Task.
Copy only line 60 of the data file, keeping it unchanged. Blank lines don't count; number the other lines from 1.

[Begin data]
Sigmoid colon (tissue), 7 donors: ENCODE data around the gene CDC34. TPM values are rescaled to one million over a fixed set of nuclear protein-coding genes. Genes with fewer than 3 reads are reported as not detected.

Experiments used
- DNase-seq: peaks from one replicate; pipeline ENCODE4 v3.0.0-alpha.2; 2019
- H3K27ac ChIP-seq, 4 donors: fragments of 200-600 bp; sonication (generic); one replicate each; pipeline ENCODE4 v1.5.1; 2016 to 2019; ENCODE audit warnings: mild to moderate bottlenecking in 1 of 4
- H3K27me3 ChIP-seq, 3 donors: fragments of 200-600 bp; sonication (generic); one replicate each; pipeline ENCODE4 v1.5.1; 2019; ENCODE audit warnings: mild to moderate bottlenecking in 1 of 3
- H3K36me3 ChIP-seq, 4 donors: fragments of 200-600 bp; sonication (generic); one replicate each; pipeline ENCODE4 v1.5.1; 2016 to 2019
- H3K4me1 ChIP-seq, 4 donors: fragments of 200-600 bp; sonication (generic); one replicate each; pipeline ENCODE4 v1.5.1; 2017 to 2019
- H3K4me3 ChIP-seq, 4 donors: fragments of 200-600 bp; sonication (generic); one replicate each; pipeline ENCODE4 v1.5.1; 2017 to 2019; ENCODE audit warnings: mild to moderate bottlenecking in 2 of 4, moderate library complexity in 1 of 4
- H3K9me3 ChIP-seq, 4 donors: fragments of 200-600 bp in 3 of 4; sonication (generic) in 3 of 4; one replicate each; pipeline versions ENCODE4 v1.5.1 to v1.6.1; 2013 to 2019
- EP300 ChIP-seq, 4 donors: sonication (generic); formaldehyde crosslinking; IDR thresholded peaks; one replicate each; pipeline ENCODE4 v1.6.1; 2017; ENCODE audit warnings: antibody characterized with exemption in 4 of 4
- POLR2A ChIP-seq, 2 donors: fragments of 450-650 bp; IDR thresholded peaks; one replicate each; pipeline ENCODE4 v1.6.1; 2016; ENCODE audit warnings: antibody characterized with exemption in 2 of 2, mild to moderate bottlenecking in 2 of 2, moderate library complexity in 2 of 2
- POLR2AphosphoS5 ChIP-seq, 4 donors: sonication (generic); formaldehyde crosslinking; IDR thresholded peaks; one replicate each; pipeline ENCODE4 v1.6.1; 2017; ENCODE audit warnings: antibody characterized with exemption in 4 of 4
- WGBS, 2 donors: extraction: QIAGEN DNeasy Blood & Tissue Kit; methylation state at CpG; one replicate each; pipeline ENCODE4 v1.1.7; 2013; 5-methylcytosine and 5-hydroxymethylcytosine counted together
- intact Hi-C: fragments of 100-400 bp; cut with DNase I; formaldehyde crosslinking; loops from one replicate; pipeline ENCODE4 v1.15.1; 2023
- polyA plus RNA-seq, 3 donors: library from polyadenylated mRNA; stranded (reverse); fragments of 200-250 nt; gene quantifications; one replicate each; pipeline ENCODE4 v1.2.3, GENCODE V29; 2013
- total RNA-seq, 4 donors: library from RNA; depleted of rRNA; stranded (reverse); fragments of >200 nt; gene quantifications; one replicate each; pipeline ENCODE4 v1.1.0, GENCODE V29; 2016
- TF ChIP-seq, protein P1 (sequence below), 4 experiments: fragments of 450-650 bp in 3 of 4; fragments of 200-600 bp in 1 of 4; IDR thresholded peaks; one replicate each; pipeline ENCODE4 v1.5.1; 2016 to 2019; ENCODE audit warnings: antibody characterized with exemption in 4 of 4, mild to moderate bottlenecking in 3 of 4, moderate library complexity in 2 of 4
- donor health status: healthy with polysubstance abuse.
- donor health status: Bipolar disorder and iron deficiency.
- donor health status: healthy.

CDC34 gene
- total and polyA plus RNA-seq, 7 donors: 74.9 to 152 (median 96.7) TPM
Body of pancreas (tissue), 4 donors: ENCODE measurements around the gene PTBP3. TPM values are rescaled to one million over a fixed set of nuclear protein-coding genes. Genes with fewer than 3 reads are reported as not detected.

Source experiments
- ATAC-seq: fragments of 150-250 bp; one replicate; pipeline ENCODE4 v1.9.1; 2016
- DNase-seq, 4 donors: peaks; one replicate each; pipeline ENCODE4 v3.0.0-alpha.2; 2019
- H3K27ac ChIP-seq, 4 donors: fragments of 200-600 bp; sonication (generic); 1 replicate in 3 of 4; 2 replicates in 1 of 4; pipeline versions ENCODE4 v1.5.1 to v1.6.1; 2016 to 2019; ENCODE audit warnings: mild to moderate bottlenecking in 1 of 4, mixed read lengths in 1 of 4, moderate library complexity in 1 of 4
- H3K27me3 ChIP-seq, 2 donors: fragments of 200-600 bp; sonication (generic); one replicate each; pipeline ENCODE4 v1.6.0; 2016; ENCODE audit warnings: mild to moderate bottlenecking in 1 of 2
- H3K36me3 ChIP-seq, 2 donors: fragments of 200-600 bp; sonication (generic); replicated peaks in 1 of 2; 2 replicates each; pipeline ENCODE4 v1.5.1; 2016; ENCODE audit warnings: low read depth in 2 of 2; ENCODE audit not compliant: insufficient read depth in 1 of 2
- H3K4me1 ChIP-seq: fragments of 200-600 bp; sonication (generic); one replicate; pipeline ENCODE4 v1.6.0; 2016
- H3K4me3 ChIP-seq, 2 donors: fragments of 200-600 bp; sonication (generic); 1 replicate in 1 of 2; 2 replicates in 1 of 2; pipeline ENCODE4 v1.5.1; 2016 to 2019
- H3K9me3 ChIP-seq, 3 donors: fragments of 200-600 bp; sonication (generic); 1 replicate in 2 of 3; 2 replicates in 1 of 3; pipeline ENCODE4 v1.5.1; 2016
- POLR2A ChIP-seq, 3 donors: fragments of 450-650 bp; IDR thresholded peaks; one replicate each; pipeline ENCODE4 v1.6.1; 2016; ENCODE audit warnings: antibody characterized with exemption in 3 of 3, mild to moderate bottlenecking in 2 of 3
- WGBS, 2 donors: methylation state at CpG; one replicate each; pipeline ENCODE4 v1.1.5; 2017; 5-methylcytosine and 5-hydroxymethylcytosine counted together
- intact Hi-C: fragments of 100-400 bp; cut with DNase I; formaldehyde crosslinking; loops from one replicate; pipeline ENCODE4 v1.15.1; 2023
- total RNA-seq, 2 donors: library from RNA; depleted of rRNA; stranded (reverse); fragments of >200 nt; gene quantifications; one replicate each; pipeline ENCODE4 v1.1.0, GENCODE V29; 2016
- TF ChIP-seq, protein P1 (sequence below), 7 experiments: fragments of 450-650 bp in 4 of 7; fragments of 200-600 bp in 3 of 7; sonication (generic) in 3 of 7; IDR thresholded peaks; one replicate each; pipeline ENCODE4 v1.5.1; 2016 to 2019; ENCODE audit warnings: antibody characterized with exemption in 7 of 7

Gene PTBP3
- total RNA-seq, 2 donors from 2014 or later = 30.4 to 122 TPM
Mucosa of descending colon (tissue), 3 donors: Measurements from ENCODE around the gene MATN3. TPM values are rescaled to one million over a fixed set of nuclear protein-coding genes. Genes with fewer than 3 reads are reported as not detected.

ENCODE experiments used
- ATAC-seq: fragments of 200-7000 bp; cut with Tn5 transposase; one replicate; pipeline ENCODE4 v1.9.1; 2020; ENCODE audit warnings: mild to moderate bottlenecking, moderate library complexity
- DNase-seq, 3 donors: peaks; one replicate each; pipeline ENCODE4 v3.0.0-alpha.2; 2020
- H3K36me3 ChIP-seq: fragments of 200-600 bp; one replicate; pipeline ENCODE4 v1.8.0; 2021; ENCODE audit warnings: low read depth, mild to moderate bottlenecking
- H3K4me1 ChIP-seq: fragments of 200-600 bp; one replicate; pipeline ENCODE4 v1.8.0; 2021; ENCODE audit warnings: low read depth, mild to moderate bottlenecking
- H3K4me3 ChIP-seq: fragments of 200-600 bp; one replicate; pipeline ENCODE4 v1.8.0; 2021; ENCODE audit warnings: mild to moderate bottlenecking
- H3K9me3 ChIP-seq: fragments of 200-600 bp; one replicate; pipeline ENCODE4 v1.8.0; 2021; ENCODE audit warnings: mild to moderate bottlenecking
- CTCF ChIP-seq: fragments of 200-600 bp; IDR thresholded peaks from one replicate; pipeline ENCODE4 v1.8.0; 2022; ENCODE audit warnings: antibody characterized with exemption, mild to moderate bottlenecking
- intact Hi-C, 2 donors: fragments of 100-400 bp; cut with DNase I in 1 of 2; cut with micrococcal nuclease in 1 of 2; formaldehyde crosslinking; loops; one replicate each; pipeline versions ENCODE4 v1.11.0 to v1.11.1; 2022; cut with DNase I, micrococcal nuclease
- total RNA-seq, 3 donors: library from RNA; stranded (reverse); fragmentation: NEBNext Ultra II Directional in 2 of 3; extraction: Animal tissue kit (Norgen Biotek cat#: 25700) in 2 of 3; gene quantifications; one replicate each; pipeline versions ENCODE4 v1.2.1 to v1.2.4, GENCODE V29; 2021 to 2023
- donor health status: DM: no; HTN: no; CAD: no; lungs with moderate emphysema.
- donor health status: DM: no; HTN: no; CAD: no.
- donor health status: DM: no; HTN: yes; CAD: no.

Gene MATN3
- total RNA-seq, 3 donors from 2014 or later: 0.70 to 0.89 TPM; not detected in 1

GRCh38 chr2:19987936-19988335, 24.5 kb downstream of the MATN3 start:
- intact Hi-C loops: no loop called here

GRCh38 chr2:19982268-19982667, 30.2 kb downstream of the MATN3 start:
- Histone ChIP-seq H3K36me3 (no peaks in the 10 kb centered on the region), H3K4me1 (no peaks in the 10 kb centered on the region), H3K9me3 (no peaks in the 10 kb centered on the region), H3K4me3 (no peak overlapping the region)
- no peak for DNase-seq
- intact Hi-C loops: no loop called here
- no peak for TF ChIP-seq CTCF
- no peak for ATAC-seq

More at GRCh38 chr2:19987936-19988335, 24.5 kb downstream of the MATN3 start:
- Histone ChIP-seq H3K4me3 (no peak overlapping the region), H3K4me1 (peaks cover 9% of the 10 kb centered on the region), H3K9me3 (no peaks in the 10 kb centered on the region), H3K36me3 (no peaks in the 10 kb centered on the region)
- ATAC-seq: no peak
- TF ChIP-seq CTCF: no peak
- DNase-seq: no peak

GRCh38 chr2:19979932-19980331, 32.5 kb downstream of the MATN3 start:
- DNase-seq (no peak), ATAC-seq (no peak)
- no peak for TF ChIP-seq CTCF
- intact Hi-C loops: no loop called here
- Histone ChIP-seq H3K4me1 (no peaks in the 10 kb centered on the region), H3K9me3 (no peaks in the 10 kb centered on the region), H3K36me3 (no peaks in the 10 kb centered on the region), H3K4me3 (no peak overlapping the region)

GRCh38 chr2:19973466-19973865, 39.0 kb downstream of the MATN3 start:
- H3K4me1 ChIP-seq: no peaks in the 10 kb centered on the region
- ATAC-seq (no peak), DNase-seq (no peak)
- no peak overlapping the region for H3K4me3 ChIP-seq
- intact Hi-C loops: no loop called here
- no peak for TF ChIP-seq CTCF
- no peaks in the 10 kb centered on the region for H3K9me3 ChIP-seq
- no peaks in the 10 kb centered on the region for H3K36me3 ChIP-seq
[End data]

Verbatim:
- no peak for DNase-seq